DMG Newsroom
23 January 2023, Dawei, Tanintharyi Region

Betel nut growers from the Ashaetaw area in Tanintharyi Region’s Dawei Township are facing travel barriers due to fighting in the region, which is also contributing to volatility in the local betel nut market.

Locals in Ashaetaw are also worried about their safety when going to their betel nut farms due to the risks of active conflict and landmines.

“Clashes are often reported in rural areas where betel nut farms are located,” said one betel nut farmer. “Locals dare not go to their betel nut farms if junta soldiers unleash heavy weapons and small arms fire. Sometimes, landmines are planted near the betel nut farms. This is the reason why betel nut growers dare not go to their farms.”

Betel nut farmers say betel nut prices remain volatile due to the military setting up several security checkpoints along the Dawei-Hteekhee road and conducting strict checks on travellers and locals.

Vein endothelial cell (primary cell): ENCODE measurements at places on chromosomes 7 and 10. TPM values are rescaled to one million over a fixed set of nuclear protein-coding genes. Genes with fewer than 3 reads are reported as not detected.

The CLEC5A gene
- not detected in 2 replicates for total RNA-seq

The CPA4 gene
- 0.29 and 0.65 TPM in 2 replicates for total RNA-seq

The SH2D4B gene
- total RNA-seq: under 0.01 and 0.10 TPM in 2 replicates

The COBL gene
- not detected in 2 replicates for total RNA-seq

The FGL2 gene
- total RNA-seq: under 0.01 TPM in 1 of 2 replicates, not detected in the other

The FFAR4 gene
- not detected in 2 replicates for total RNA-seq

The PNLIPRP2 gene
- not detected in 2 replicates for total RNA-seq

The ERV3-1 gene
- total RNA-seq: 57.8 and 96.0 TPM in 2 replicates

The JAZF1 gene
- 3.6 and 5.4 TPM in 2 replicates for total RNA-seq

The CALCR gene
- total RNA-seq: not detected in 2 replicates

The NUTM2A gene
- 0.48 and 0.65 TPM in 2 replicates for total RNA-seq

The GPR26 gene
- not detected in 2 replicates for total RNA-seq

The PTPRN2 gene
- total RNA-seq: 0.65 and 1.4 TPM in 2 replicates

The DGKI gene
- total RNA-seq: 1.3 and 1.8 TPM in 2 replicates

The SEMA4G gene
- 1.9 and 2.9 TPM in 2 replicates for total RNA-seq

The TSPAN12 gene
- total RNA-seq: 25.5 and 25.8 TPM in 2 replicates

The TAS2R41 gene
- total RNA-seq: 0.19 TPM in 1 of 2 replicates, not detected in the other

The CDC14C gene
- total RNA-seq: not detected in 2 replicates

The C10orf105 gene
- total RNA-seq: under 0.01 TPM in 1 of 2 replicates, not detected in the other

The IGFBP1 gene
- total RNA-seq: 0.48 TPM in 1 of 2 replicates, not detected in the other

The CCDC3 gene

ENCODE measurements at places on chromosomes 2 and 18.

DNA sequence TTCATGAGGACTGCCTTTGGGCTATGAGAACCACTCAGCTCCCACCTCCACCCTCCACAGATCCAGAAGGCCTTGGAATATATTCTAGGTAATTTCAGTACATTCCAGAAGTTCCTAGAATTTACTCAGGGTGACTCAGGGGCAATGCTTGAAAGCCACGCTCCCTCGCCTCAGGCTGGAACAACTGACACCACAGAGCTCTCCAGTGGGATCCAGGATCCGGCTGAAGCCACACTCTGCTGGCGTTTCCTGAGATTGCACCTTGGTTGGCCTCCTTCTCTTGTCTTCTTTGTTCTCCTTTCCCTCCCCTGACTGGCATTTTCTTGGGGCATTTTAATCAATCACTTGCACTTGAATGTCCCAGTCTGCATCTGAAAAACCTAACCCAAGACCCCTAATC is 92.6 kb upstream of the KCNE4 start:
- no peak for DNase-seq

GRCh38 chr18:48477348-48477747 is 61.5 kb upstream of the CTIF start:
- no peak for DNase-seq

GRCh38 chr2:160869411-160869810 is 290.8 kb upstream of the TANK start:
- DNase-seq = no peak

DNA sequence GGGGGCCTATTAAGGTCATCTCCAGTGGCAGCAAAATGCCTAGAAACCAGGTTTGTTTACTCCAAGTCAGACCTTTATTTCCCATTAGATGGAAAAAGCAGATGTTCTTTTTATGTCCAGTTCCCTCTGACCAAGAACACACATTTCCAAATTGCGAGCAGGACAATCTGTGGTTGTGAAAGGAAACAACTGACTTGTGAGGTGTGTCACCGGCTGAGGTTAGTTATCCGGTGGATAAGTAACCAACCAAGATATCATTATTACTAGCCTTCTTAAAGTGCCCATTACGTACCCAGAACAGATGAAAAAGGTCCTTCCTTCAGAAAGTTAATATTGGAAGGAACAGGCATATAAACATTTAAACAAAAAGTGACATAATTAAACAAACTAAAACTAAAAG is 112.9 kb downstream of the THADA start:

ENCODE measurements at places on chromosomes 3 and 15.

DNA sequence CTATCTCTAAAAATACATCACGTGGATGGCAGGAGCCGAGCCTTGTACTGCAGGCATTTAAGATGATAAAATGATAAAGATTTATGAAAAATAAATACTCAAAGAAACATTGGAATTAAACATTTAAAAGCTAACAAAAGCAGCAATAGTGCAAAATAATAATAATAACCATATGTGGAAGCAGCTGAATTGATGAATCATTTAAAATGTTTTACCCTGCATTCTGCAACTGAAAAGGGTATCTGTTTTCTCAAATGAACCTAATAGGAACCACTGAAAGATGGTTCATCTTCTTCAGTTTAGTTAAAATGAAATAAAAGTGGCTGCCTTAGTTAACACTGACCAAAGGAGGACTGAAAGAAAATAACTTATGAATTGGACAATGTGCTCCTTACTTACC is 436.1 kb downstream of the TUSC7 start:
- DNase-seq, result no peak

“Betel nut prices are not stable and are cheaper than last year,” said a betel nut farmer in Byawtawwa Village. “The military has set up security checkpoints along the Dawei-Hteekhee road and is tightening checks on travellers and locals. We have to pay money to junta soldiers. Betel nut growers are facing financial losses this year.”

The price of betel nut was around K4,700 per kilo in the second week of January, and the price had decreased to around K4,000 per kilo by January 20, according to betel nut wholesalers in Dawei.

“Due to the drop in betel nut prices, we are unable to pay the [input] costs and labour costs. Now betel nut growers are more or less affected by the price,” said a local woman in Wakone Village.

Six junta security checkpoints are set up along the Dawei-Hteekhee road in the Ashaetaw area of Dawei Township.

Pin It